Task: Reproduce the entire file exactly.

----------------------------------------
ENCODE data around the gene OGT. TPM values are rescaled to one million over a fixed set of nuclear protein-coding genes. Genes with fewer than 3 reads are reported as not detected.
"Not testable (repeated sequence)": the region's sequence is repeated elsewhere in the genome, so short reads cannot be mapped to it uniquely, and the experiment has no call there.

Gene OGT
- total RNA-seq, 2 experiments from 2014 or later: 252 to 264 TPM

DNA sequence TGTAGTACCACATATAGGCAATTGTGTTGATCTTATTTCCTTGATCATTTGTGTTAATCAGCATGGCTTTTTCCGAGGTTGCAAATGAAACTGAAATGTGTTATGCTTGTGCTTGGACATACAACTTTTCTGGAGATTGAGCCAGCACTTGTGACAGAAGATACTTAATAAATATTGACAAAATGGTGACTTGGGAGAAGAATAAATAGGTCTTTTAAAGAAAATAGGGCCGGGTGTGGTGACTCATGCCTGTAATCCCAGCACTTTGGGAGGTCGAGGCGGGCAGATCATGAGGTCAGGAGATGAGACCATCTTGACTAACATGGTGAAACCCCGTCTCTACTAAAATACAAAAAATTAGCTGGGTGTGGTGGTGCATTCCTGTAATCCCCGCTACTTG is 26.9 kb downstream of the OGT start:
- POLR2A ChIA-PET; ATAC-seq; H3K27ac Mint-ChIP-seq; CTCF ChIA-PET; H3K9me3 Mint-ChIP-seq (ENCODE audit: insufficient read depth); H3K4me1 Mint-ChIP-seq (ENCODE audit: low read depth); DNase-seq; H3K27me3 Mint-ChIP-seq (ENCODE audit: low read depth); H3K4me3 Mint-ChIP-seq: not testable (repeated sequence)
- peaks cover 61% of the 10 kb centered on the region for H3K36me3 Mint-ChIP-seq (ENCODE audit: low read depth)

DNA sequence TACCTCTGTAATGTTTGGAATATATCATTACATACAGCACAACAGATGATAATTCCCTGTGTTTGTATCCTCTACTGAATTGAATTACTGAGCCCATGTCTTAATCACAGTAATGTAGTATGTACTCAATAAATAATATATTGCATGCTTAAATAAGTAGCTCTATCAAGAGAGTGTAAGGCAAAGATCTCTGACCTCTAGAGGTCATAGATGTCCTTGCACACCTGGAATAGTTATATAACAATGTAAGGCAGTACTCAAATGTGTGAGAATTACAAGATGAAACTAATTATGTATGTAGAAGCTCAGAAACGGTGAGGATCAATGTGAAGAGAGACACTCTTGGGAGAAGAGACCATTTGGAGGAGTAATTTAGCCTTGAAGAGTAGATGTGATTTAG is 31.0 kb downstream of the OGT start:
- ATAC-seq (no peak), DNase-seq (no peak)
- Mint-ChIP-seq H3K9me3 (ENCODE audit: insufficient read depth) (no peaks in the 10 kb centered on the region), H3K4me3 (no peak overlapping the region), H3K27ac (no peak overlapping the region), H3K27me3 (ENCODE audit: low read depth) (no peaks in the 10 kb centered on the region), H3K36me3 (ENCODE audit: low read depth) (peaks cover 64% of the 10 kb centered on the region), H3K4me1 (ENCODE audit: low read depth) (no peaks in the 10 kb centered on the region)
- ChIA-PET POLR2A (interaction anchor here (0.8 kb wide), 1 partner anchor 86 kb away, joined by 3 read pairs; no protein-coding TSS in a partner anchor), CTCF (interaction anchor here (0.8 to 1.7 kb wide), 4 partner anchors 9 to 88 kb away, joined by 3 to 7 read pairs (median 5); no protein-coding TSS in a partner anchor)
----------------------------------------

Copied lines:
ENCODE data around the gene OGT. TPM values are rescaled to one million over a fixed set of nuclear protein-coding genes. Genes with fewer than 3 reads are reported as not detected.
"Not testable (repeated sequence)": the region's sequence is repeated elsewhere in the genome, so short reads cannot be mapped to it uniquely, and the experiment has no call there.

Gene OGT
- total RNA-seq, 2 experiments from 2014 or later: 252 to 264 TPM

DNA sequence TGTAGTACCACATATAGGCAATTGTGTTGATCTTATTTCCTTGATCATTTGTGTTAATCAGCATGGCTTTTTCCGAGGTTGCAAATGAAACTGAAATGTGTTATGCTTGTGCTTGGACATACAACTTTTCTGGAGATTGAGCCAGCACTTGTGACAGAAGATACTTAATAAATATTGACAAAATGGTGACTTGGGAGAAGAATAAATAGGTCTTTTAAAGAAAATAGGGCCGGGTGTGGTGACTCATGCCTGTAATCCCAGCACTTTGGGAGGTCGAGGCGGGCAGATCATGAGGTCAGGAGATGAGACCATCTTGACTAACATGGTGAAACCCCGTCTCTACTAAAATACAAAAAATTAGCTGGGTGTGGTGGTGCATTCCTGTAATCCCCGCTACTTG is 26.9 kb downstream of the OGT start:
- POLR2A ChIA-PET; ATAC-seq; H3K27ac Mint-ChIP-seq; CTCF ChIA-PET; H3K9me3 Mint-ChIP-seq (ENCODE audit: insufficient read depth); H3K4me1 Mint-ChIP-seq (ENCODE audit: low read depth); DNase-seq; H3K27me3 Mint-ChIP-seq (ENCODE audit: low read depth); H3K4me3 Mint-ChIP-seq: not testable (repeated sequence)
- peaks cover 61% of the 10 kb centered on the region for H3K36me3 Mint-ChIP-seq (ENCODE audit: low read depth)

DNA sequence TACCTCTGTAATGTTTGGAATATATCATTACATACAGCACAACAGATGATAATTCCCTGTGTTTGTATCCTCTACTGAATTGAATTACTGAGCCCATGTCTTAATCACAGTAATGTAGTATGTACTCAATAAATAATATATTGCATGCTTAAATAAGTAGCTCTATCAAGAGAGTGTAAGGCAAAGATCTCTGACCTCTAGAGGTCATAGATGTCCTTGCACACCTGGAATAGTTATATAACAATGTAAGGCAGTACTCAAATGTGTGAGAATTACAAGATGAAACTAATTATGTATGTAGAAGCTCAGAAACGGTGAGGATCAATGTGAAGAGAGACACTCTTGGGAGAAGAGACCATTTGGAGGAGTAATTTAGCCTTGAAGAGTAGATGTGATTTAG is 31.0 kb downstream of the OGT start:
- ATAC-seq (no peak), DNase-seq (no peak)
- Mint-ChIP-seq H3K9me3 (ENCODE audit: insufficient read depth) (no peaks in the 10 kb centered on the region), H3K4me3 (no peak overlapping the region), H3K27ac (no peak overlapping the region), H3K27me3 (ENCODE audit: low read depth) (no peaks in the 10 kb centered on the region), H3K36me3 (ENCODE audit: low read depth) (peaks cover 64% of the 10 kb centered on the region), H3K4me1 (ENCODE audit: low read depth) (no peaks in the 10 kb centered on the region)
- ChIA-PET POLR2A (interaction anchor here (0.8 kb wide), 1 partner anchor 86 kb away, joined by 3 read pairs; no protein-coding TSS in a partner anchor), CTCF (interaction anchor here (0.8 to 1.7 kb wide), 4 partner anchors 9 to 88 kb away, joined by 3 to 7 read pairs (median 5); no protein-coding TSS in a partner anchor)